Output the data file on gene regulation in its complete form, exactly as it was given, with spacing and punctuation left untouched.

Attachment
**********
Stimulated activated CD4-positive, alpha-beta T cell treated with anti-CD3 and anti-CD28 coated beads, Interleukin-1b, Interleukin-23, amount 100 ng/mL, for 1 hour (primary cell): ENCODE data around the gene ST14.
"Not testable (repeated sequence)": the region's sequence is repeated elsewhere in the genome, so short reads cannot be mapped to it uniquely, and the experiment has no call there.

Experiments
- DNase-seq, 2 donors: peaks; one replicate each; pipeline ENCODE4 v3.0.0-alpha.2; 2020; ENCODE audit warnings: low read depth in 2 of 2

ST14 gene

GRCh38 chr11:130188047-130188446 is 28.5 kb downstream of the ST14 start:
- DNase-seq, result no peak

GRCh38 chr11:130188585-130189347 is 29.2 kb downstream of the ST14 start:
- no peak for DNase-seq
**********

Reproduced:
Stimulated activated CD4-positive, alpha-beta T cell treated with anti-CD3 and anti-CD28 coated beads, Interleukin-1b, Interleukin-23, amount 100 ng/mL, for 1 hour (primary cell): ENCODE data around the gene ST14.
"Not testable (repeated sequence)": the region's sequence is repeated elsewhere in the genome, so short reads cannot be mapped to it uniquely, and the experiment has no call there.

Experiments
- DNase-seq, 2 donors: peaks; one replicate each; pipeline ENCODE4 v3.0.0-alpha.2; 2020; ENCODE audit warnings: low read depth in 2 of 2

ST14 gene

GRCh38 chr11:130188047-130188446 is 28.5 kb downstream of the ST14 start:
- DNase-seq, result no peak

GRCh38 chr11:130188585-130189347 is 29.2 kb downstream of the ST14 start:
- no peak for DNase-seq